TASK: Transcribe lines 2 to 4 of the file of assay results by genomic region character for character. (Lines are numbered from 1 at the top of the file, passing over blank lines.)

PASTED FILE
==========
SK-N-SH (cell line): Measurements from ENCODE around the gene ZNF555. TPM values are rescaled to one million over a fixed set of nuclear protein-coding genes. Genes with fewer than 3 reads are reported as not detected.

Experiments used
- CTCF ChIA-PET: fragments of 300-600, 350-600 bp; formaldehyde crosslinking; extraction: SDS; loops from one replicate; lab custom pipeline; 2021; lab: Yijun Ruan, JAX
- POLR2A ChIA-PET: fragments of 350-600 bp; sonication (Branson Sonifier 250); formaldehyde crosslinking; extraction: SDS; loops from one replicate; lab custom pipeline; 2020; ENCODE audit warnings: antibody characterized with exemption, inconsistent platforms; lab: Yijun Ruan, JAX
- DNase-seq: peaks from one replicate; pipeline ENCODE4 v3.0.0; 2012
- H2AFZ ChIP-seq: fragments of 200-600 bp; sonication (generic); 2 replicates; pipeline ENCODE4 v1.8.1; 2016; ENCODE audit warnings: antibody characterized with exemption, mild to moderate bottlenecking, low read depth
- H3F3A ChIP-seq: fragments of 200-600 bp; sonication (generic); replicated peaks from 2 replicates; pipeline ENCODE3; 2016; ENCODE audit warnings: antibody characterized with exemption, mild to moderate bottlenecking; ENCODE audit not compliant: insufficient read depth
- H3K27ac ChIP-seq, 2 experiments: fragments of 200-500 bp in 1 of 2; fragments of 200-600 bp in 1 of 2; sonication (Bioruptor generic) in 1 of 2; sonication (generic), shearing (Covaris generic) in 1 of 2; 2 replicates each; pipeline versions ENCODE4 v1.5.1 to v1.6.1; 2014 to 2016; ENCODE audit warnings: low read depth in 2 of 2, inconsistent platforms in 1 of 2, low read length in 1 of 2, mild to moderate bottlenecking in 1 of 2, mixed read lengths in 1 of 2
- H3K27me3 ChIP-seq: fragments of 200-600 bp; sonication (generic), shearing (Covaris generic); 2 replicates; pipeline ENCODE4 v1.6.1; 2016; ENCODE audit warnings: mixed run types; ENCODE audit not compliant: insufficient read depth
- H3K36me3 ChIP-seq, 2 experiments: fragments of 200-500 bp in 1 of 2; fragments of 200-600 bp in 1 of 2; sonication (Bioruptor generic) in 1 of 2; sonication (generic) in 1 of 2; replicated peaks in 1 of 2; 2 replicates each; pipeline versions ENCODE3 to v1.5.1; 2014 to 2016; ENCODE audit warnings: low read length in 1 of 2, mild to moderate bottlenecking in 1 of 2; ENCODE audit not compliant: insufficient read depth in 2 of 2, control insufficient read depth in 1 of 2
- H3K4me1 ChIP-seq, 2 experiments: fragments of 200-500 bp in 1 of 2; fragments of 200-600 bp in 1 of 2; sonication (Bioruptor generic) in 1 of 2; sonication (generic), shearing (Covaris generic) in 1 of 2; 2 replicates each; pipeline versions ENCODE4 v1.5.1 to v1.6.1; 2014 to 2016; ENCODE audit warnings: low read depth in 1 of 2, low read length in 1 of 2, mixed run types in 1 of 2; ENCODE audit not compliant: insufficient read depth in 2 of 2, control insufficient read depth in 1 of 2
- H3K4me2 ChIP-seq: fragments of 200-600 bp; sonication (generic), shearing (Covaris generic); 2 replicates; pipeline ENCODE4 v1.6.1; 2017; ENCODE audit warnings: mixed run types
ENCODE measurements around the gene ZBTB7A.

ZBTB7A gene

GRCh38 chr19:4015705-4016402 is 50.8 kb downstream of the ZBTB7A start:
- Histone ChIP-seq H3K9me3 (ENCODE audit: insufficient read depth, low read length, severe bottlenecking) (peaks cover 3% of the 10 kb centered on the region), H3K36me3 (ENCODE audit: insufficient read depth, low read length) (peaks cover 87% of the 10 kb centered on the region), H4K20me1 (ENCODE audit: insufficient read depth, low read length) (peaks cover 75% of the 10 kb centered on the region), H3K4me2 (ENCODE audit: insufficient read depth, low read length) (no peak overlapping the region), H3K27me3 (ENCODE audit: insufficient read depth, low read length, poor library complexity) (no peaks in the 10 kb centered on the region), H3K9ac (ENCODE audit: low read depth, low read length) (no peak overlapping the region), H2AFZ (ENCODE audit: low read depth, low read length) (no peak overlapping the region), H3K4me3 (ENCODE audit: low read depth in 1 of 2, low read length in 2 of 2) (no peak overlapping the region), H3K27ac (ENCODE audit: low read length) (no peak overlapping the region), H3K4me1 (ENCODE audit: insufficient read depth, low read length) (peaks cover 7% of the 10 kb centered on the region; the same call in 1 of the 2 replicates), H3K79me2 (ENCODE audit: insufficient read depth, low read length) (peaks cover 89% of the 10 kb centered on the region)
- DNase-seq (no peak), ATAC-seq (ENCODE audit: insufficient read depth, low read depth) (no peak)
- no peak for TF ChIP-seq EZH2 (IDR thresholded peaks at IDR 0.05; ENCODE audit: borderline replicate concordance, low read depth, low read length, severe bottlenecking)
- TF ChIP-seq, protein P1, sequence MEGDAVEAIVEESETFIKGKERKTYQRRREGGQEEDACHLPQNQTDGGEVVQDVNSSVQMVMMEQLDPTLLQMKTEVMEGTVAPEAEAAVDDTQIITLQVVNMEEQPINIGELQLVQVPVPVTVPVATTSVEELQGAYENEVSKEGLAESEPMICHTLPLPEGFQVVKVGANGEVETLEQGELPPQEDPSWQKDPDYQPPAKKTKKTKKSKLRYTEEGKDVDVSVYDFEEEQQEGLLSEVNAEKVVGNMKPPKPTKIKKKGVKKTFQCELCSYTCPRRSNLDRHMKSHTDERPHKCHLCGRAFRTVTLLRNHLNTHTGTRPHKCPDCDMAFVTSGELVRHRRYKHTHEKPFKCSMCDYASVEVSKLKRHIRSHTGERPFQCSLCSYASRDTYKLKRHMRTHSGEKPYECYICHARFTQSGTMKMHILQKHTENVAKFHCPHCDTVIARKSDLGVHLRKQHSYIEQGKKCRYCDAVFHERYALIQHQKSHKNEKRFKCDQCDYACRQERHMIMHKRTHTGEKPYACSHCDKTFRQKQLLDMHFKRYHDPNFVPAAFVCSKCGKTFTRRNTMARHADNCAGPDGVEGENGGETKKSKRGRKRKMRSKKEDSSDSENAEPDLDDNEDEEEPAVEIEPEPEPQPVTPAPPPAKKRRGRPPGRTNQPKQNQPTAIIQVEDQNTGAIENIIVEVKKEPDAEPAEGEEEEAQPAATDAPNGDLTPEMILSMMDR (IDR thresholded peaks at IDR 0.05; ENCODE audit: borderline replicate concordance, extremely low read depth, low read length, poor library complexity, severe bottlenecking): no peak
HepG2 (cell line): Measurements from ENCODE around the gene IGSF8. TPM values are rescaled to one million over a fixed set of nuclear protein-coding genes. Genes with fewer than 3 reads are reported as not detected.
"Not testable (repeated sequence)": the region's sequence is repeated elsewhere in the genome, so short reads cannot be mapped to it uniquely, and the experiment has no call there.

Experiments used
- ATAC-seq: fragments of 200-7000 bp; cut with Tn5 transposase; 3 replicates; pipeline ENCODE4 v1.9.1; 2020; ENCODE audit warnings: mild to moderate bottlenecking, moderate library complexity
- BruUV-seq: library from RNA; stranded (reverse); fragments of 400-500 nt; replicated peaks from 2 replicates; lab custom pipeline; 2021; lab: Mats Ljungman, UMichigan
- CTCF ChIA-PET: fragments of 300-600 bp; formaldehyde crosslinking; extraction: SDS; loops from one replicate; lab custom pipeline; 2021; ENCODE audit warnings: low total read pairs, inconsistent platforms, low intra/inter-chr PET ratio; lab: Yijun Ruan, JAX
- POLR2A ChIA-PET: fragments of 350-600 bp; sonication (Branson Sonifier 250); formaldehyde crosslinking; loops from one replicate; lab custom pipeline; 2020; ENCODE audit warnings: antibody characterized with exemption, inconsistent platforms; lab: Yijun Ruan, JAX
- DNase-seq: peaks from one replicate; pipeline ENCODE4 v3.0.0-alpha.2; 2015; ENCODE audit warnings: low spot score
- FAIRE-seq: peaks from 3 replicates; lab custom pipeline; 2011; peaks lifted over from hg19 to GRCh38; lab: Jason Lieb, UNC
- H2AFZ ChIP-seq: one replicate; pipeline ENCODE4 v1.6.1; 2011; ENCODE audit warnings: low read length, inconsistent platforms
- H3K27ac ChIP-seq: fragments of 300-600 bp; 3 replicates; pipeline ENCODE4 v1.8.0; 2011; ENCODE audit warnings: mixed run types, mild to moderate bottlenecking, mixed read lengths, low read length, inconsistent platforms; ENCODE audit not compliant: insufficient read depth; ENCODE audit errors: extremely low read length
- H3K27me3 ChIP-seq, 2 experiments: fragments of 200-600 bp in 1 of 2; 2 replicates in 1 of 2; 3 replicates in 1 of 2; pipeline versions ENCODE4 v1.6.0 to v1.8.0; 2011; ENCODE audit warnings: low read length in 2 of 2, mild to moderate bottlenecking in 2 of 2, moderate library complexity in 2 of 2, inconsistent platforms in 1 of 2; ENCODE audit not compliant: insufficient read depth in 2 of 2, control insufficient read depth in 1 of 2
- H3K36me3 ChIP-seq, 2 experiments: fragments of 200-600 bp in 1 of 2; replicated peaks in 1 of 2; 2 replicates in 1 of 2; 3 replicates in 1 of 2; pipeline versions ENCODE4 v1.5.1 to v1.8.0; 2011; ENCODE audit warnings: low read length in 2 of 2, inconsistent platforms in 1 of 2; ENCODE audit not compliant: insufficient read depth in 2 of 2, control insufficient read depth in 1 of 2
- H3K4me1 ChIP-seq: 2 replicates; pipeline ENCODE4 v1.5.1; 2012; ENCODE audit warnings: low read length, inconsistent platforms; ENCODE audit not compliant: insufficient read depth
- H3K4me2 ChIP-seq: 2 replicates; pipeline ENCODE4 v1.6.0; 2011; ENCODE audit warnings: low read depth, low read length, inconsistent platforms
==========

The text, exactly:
Experiments used
- CTCF ChIA-PET: fragments of 300-600, 350-600 bp; formaldehyde crosslinking; extraction: SDS; loops from one replicate; lab custom pipeline; 2021; lab: Yijun Ruan, JAX
- POLR2A ChIA-PET: fragments of 350-600 bp; sonication (Branson Sonifier 250); formaldehyde crosslinking; extraction: SDS; loops from one replicate; lab custom pipeline; 2020; ENCODE audit warnings: antibody characterized with exemption, inconsistent platforms; lab: Yijun Ruan, JAX